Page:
Ice machines pictured in front of a store covered in snow during a storm. An Unlikely But Often Dangerous Weather Event. For people residing or passing through Southern California, snow and ice are not what they typically will encounter unless they drive up into the mountains during the wintertime. But amazingly, we experience black ice near the beach in areas like Rancho Palos Verdes, for example. So yeah, ice happens where ill-equipped California drivers least expect it. Ice on the roadway is one of the most dangerous weather-related situations the California driver will likely face. This more dangerous than the rain and fog driver’s in California face. This danger is because the only comparable driving hazard would be hydroplaning on wet pavement. And this leaves the driver with no control. Annually, the state of California reports that there are hundreds of serious motor vehicle accidents, with some resulting in fatalities due to the slippery condition of the roadways. In California, the total percentage of accidents related to icy conditions on the road number much lower than non-weather related crashes. But even collisions occurring on ice-slicked roads warrant concern. What is Black Ice? One of the most dangerous types of icing conditions on the roadway is called black ice. Mostly, this is water on the road that freezes once night falls. And it is often not visible to drivers at night at all. In some cases, the driver may see the ice illuminate from the headlights of the vehicle. But often, there is no time to use extra caution driving on this section of the pavement. Reducing Ice-RelatedAccidents? Having little knowledge is essential during the colder months of the year. And having access to current weather information can help. That way, drivers and their passengers can remain safer. Being prepared for icy conditions is essential when operating a motor vehicle. But drivers must also be ready for a variety of weather conditions. Any of these can result in ice forming on roadways. A few things to remember during cooler weather are: If there is fog and the temperature is near freezing 32 degrees F, heavy icing is possible on asphalt and concrete. Bridges often freeze before roadways in near-freezing temperatures. Low lying areas and valleys often have icing conditions first, since cold air settles in these areas. When the sky is clear, but there is moisture on the road, and the temperature falls below the upper 30’s, the streets can become icy. What Conditions Cause Icing on Roads if it isn’t Raining or Sleeting? Ice on roadways is not always from rain or freezing rain. The moisture can come from several other weather factors and temperatures around 32 degrees F, or freezing. Fog settling on the roadway combined with freezing temperatures can cause heavy icing. Frost, which is a collection of frozen moisture from the air that can be seen after sunset, during the night and early morning. Snow melts during traffic from the warming of the roadway and becomes liquid. But when the pavement cools, and temperatures dip during the day or at night, melted snow water will again freeze. Groundwater seepage, which then freezes on the road due to the air temperature. Freezing rain or sleet can build up causes icy road conditions because of freezing air temperatures. These conditions can occur one at a time. Or they can be a combination, with more than one making the roads hazardous. Valleys and Low Lying Areas Present Special Dangers? Valleys and low lying areas often have icy road conditions when other regions may not have any problems. This is because cold air is more substantial and denser than warm air. So this causes it to move down from higher elevations, even if it's only a minor hill. Clear nights with relatively few clouds results in colder temperatures. And surfaces like asphalt tend to cool faster than the air above. This air causes low lying areas to often be as much as 2-5 degrees colder than elevated areas a short distance away. City temperatures are warmer than rural areas. But this is usually a double-edged sword. After all, the warmth can melt freezing rain, snow, and rain from creating slick conditions. When the traffic slows and evening falls, temperatures decrease. So this causes water on the roadway to freeze when the temperatures are low. There are some areas where the air may be colder than other areas. And this is referred to in meteorology terms as thermal signatures. But it is difficult to see at night. Fog and Ice. Fog occurs when there is moisture in the air, and temperatures drop the dew point. This moisture is thick and dense, containing large amounts of water. So it is carried by the air current and passes over roadways. And if the temperature is below freezing, it can result in severe icing in a matter of minutes. And that can happen on an otherwise clear night. Cold nights with fog blanketing a roadway has resulted in numerous serious accidents. They were due to roadway icing when temperatures dipped into the mid-’30s. Frost and Icy Roadways. Frost is moisture that settles on the ground on cool and usually clear nights. So this forms with low wind speeds, generally under ten mph. But the creation of frost touches on infrared radiation. So these clouds absorb and emit, and warmer objects emit more infrared radiation. But on clear nights, the surface or ground emits infrared radiation without the clouds in which to reabsorb. So this is lost to space, resulting in the road surface and air cooling rapidly. The air away from the surface is warmer, so the increasing height of the air is called an inversion. Cloudy night inversion does not occur. This inversion is because the clouds blanket the surface by preventing the quick loss of infrared radiation or heat. Air contains unseen water vapor. That vapor condenses into visible ice crystals. And the amount of water air can provide varies with the temperature. Warmer air contains more water vapor. And if the air is cooled to the dew point, the moisture cannot be held as an invisible gas in the air. This cooling forces the water vapor to condense into drops or ice crystals falling from the sky. The ground surface is cooled to near freezing temperatures from night temperatures. And the air reaching the dew point results in frost. This frost, when the sun is out, remains unseen and melts rapidly from surfaces. All of this is from the rise in temperature or increased infrared radiation. The more vapor there is in the air, the more frost will form. So you will see it in areas with swamps, lakes, and ponds. They will have a higher density of vapor in the air and result in a thicker blanket of frost. Frost is also more prevalent in lower-lying areas than in higher elevations where wind speeds are usually lower. Generally, frost does not accumulate more than 1/16 of an inch. And while that seems like a minute amount of the ice crystals, it can create a dangerous situation on roadways where it has formed. This thin coating of ice can make it harder to stop. Also, other driving functions remain more difficult. Frost is responsible for numerous motor vehicle accidents due to the thin coating of ice on roadways it creates. Drivers should be alert to roadway conditions when the sky is basically cloud-free, and the night air temperatures are in the mid-’30s. Freezing Rain. This is rain that has frozen due to the air temperatures or nearly frozen. Also, this may be referred to as freezing rain, sleet, or drizzle. The way this occurs is because of a layer of air. Now it is below freezing near the surface. But warmer air is above freezing higher in the atmosphere. As the rain falls because the air higher is warm and passes through the temperatures that are below freezing. Then it freezes upon hitting the surface. This rain turns into a block of glazing ice on the surfaces. Glazing happens when surfaces get cooled. Glazing can make tree limbs heavy enough to snap and power lines. Areas of California can experience freezing rain. This freezing happens when the air temperatures are right and helped by low level cold. This warm rain is from the Pacific. This results in rain freezing on contact with the surface. So this makes higher elevations treacherous because of the warm Pacific weather systems. These are coming into the coast where warm rainfalls. So the air temperatures are in the area of 32 degrees. Hence, it causes freezing rain. And in higher mountain locations of the state, it often changes over to snow. High winds can result in temperatures plummeting and result in freezing surface areas. Snow and Ground Water Seepage. Groundwater in lower lying areas and melted snow in the upper elevations of California can freeze as the temperatures drop. During the day, roadways heat up due to traffic and the warmer daytime temperatures. This causes water seepage or melted snow to keep from freezing on the asphalt. Once the traffic slows and the night temperatures begin, this standing water or wet asphalt can freeze. So this results in dangerous driving conditions for motorists. Roadways made of pavement, also known as blacktop roads, heat up by absorbing heat from the sun. And this melts any ice. But as soon as dusk arrives, there is no more extended heat absorption. So the road quickly cools. And if the temperatures are freezing, the seepage or melted snow freezes. This is particularly the case if there are few clouds in the sky. But this is because cloud cover acts as an insulator during cold weather. This condition often occurs on roads that have had the snow plowed in higher elevations. And it takes place in lower elevations where there is a water source that spreads. On cold nights without cloud cover, the cold night air causes evaporation of heat from the roadway. And then with the temperatures near freezing, the wet areas turn to ice. This remains true even in low areas where cold air tends to pool. Slush? Slush is melted snow that generally affects the higher elevations in the state of California. And this is caused when snow begins to fall rapidly. Then the road surface is warm due to the sun and traffic. But when the temperatures drop quickly or because of the lack of warm air, the partially melted snow freezes. What remains is called slush. So basically, this is a mixture of snow and ice. Because it is much wetter than snow alone, it is more hazardous for drivers. Plus, it can turn to solid ice in the right temperatures. Bridges Freeze Before Roadways? Bridges often freeze before roadways become icy for one interesting reason or another. First, it may depend on the material the bridge is made from, as they usually are not covered with asphalt. But it might be concrete, which is a superior material for lasting roads. But concrete does not hold the same warmth as asphalt because of sun radiation and traffic. So this means the colder the temperature, the faster the concrete bridge will become dangerous. Bridges also do not have ground beneath them. So this leaves more room for more cold air to affect the temperature of the bridge from below, even when covered with pavement. Another factor why bridges may freeze quicker than roadways is because they might not absorb the same amount of heat. Plus, freezing rain or snow may not completely melt. Or, if it does melt, the surface does not dry because the water may have no place to drain. When night temperatures or rapidly falling temperatures occur, the surface cools fast. So this makes a perfect condition for the liquid to freeze. Air Temperature and Surface Temperature? Air temperature is generally determined using a thermometer about five feet from the ground. And often, it remains in an enclosed shelter. This is how official weather reports are decided for daily and nightly temperatures. But roadway and other surface temperatures are far different than the temperature taken above the surface. And this is since cold is more massive from moisture contained in the air. The ground temperature can be between 2 and 5 degrees cooler than the air temperature. This is why frost can occur even when the air temperature is between 35 and 37 degrees. And this is a temperature that is above freezing. During the day, the road temperature can often be warmer than the air temperature. But this is due to cars and trucks warming the surface, along with the sun’s radiation. Once the night temperature falls, and traffic decreases, the warmth of the surface decreases. And on nights that have few clouds, the surface temperature cools rapidly. Icing conditions can occur when the surface temperature hits 32 degrees. And, in that case, the air temperature may be as high as 37 degrees. Temperatures and Slippery Ice Conditions? Temperature changes during icy conditions can mean the ice changes and can become more slippery. This warming happens because of the scientific way ice is formed on surfaces. Ice has a thin layer of water on the outside, even when the temperatures are below freezing. This layer of water makes the ice slippery. And it is thickest when the temperature nears freezing. And then the ice thins when the temperature well below 32 degrees. This creates a condition where the ice is the most slippery when the temperatures are between 26 and 32 degrees. When the temperature reaches single digits, and below 0 degrees, the ice becomes less slippery. Motorists should be cautious when the air temperature is between 32 and 26 degrees. And this is since the ice on roadways will be the most dangerous. What are Some Other Effects? Trees and Objects Trees near roadways can cause shading of the surface as well as hills and other objects. And this can result in the potential icing of roads. Trees that overhang on roadways or objects that cover the street can block the loss of infrared heating from the sun. Frost is commonly seen on grass blades and other surfaces like roads and driveways. But maybe not, if the car was parked underneath a carport. This is because the roof of the carport would have reduced the amount of heat loss or air containing moisture. The other side of this is roadways that do become icy and have tree cover may remain icy much later into the day. This is because the tree cover is shielding the pavement from absorbing infrared heat from the sun. So until the sun moves to a location where the roadway can absorb the heat, it remains icy. Because drivers may not consider this situation. And this might last later into the day or even all day. This is where motorists can hit unexpected areas of ice protected by shade. So this leads to car accidents that are often fatal. Night Temperatures and Icing? Nights that are clear and cold can result in the surface losing heat quickly. And this generally occurs within the first three or four hours after sunset. The temperatures can even begin falling before sunset on surfaces such as roadway areas that have shade from trees and other objects. In colder temperatures, this can create icing conditions on these parts of the roadway earlier in the day. And the temperature of the surface will continue to drop more rapidly than other areas if there are no clouds or fog. Temperatures will fall slowly during the night and be the lowest near sunrise or a short time after sunrise. Nights that have fog will have fewer ice conditions on surfaces than clear nights. This is because the mist acts as a thermal blanket. But the nights that have icing remain the largest threat between the hours of 5:00 a.m. and 8:00 a.m. The threat of Roadway Ice Tips? During months of cool or cold weather, motorists may be safer using some of the information above. Clear Sky: When the sky is clear when the weather is cold, especially at night, the night temperatures can rapidly fall near or after sunset. Monitoring local weather channels can help to determine clear skies and nighttime temperatures. Thermometers observe official weather temperatures. And these remain approximately 5 feet from the surface. So this means surface temperatures can be several degrees colder. If the air temperature is 37 degrees, the surface temperature can be 32 degrees or freezing. So this means moisture in the air or rain can freeze on contact with the surface, or shortly after contact. Some websites have real-time weather and surface temperature information for the state of California. So motorists can use them to determine if their location or one they will travel too has issues. At least now, you can see if there is rain, frost, snow, or ice on the roadways. Using the temperatures, cloud, fog, or clear skies, motorists can also determine possible driving conditions. Understanding Weather Patterns: Fog is something motorists should pay close attention to during days of cold weather. When the temperature is below the mid-’30s, and there is fog. Mist can travel over roadway surfaces and leave large amounts of ice quickly. So be especially careful in wet, swampy areas, or river valleys. When the roads become icy, some damage in the streets covers over with shade from the sun. And icy roads late at night may mean iced roads, or black ice until early in the morning.  And in some cases, ice may remain in this area of the roadway all day, such as has taken place in Palos Verdes, CA. For example, when temperatures stay in the 30’s ice can develop. Unforeseen objects: During icy conditions on the roadway, exercise extreme caution at all times. After all, the potential for unexpected objects such as animals means less stopping time. This combination has the potential for fatal accidents. Ice sheets can form on the road surfaces in parts of the Golden State. Icy conditions reduce reaction times. Vehicle control remains severely compromised. California drivers not accustomed to icy road conditions are at particular risk of losing control. So when traversing frosty locations, use caution. In other words, slow way down.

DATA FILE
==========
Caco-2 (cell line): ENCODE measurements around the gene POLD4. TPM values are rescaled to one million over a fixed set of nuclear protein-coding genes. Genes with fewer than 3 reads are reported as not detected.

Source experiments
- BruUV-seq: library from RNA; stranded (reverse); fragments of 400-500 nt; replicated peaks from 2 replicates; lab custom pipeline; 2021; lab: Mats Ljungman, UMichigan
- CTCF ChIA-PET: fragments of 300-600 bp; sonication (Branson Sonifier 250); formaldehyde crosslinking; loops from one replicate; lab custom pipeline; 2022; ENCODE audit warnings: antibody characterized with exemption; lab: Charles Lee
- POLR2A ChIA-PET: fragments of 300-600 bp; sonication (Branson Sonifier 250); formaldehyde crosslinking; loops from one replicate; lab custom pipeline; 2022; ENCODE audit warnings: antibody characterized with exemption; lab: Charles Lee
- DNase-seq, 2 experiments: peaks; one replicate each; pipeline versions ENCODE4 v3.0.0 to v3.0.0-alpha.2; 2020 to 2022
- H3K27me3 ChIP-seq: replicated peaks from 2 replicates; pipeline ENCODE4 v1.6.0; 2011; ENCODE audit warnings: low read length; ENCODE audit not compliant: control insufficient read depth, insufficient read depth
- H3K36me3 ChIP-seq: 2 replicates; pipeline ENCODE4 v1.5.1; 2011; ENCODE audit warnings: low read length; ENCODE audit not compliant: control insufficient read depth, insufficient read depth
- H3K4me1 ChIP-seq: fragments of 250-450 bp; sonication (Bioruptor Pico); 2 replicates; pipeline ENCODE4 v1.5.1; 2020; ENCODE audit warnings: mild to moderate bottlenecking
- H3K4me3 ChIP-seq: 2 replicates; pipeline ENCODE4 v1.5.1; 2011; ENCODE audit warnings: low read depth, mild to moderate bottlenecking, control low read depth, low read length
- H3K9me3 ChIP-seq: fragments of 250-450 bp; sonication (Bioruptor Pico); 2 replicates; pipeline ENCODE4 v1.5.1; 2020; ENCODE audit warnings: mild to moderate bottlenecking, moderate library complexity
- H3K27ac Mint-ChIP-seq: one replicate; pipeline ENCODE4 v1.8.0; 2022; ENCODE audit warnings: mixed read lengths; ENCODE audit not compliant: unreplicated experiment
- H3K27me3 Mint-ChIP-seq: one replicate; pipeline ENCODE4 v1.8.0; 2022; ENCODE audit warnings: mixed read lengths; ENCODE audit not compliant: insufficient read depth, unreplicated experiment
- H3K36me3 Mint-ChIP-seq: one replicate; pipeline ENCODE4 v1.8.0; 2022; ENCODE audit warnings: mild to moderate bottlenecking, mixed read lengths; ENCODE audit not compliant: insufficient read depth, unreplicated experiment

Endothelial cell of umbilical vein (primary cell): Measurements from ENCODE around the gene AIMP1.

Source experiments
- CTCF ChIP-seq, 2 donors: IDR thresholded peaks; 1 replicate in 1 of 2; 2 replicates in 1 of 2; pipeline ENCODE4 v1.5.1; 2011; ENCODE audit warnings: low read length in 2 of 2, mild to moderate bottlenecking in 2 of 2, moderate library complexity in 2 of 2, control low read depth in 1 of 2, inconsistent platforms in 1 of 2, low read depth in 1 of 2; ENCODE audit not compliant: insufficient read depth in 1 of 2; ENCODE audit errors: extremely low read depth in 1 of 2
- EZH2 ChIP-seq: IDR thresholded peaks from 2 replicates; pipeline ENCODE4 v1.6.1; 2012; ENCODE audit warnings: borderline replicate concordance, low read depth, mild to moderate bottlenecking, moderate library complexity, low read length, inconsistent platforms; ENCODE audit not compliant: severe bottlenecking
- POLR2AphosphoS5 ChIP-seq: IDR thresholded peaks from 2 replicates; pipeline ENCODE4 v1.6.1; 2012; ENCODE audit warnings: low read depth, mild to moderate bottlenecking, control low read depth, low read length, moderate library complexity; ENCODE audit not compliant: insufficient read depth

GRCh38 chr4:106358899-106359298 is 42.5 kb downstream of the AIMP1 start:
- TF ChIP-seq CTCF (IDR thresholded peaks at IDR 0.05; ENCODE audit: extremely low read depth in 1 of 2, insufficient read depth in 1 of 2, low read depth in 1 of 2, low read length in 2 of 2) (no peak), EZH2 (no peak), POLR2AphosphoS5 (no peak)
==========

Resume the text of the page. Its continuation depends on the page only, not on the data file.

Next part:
Apr 13, 2018